Arthur Howard, . . Harcourt, $16 (32pp) ISBN 978-0-15-202664-6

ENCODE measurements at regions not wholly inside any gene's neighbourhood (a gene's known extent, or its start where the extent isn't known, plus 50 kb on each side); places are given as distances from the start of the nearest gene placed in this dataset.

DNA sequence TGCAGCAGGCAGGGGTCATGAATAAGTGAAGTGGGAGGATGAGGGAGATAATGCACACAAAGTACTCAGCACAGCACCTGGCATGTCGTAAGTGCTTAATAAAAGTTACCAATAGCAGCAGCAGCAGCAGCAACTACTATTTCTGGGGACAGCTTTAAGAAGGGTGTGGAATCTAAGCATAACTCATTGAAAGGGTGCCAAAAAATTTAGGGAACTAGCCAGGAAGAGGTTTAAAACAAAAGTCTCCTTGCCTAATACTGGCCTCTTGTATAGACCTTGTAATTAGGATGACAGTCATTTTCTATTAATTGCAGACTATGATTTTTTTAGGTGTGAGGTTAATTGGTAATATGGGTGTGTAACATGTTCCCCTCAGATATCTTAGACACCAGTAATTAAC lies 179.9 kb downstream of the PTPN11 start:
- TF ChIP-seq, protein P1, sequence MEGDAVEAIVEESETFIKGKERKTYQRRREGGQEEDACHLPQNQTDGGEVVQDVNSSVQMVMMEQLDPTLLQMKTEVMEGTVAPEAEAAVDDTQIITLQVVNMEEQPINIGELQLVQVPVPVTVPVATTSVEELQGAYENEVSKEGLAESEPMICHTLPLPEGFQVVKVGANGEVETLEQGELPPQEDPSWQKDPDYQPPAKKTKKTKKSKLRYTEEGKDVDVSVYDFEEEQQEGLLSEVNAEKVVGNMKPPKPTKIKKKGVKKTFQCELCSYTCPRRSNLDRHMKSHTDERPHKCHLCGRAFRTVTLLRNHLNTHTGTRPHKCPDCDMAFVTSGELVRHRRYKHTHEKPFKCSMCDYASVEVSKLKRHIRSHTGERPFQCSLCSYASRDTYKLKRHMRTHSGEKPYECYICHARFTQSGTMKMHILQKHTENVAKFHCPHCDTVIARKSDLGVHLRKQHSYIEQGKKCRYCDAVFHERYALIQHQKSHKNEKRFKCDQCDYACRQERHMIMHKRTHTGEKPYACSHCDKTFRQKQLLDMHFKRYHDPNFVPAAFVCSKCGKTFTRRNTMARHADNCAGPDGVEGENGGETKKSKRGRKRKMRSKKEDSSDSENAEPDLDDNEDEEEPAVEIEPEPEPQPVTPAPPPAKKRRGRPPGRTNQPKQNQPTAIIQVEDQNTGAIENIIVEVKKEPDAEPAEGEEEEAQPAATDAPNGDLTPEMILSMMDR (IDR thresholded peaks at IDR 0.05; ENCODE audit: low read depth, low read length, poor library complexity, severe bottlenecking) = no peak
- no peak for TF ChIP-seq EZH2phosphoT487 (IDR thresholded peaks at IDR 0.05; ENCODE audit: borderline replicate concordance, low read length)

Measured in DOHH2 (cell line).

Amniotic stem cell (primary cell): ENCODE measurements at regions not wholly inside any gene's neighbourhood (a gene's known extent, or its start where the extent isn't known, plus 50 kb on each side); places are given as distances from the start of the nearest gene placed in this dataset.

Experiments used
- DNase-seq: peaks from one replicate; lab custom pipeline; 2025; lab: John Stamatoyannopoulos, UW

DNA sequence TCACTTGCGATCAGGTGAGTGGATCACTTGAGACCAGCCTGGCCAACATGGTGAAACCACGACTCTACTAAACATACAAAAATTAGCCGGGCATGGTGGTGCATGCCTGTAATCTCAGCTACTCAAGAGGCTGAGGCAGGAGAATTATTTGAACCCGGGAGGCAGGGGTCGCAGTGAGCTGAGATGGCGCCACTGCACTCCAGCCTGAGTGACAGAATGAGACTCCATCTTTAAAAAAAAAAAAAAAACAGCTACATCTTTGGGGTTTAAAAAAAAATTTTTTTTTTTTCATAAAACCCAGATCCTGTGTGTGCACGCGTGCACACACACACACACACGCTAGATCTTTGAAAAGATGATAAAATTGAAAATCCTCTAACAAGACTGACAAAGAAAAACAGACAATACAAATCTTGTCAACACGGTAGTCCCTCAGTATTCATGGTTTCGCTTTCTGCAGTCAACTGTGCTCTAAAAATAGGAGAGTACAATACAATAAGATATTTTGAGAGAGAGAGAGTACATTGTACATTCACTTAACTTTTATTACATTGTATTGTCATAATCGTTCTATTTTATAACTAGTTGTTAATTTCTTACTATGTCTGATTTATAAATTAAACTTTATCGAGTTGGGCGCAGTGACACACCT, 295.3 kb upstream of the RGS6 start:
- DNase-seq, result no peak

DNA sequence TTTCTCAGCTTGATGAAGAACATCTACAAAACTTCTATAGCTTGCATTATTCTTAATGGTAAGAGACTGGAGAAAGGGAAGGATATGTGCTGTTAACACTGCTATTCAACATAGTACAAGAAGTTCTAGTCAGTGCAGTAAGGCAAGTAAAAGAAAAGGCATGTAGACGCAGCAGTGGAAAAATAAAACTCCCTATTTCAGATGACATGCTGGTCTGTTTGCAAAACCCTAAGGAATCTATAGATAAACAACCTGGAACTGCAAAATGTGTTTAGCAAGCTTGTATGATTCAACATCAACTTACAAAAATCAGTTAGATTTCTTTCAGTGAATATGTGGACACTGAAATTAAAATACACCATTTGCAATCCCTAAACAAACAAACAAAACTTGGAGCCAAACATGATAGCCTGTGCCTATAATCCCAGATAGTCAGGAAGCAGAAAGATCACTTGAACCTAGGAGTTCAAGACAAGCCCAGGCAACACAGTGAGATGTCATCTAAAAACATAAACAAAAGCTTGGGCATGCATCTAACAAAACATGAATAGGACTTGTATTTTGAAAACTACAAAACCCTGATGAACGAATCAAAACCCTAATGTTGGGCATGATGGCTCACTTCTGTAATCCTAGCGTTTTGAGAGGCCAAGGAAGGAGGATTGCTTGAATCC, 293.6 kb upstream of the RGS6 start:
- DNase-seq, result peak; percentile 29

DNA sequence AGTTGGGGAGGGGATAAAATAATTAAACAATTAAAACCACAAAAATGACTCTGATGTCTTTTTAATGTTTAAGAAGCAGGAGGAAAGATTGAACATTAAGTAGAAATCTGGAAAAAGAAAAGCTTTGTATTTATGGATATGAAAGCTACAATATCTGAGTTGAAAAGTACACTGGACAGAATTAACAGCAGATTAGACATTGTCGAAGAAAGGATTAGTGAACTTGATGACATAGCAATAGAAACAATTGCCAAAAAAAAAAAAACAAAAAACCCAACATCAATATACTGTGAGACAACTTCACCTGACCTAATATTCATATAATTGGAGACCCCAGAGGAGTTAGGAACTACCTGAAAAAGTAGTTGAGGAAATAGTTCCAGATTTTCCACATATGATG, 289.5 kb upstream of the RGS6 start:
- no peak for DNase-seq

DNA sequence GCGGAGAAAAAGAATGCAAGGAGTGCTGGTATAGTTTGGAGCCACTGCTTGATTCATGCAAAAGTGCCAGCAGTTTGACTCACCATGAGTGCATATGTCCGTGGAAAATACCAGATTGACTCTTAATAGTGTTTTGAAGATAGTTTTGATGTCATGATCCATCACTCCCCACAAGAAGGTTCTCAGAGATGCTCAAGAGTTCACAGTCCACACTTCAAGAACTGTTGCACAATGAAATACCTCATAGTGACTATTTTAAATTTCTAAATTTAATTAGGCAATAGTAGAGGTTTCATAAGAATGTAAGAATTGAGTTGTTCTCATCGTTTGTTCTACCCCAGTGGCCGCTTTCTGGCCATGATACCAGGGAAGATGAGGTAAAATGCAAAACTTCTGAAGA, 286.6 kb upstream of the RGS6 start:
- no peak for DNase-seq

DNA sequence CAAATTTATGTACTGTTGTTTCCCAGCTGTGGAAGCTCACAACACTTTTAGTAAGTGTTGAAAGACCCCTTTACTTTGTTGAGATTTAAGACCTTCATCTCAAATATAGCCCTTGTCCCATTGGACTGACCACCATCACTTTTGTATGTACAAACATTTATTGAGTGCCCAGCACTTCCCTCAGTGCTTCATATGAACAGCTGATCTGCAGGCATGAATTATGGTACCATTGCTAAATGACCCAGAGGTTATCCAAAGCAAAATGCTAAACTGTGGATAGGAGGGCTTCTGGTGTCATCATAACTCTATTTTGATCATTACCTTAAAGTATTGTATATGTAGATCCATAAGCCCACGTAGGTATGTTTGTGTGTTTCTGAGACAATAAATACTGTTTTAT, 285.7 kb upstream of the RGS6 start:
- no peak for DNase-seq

King Olaf and Queen Olive take life very seriously. But their young and inappropriately named son Ernest is quite another story. He is wont to swing on the chandelier, use a shield to skateboard down the banister, and dreams of being a jester when he grows up. Howard (Hoodwinked ) opens his waggish story with a hilarious portrait of the royal family—he applies his exuberant marker line to the squat king's scowl and the lean Queen's long, dour visage (she's looking up from reading Extra Grimm Fairy Tales ), while Ernest grins irrepressibly at readers. The drama unfolds when Ernest accidentally runs up against the comically lurid, three-headed dragon that's been menacing the kingdom—a beast so contentious that it can't even decide "what to call itself: Me, Us, or Hey You!" The aspiring jester strikes an agreement: the dragon will let the prince go if he can make the monster laugh. But Ernest's funny faces and flips go over like a lead balloon—until he triumphs with the oldest jest of all: tickling. The author falters when he tries to wrap up the story with three different endings (in one, Ernest is a convert to the importance of being earnest; in the other two, Ernest becomes a great entertainer). The ploy overextends the punchline, and the alternatives do not display the wit of the previous pages. But the drawings exude so much energy and glee that readers will cheer Ernest's victory, whatever form it takes. Ages 3-7. (Oct.)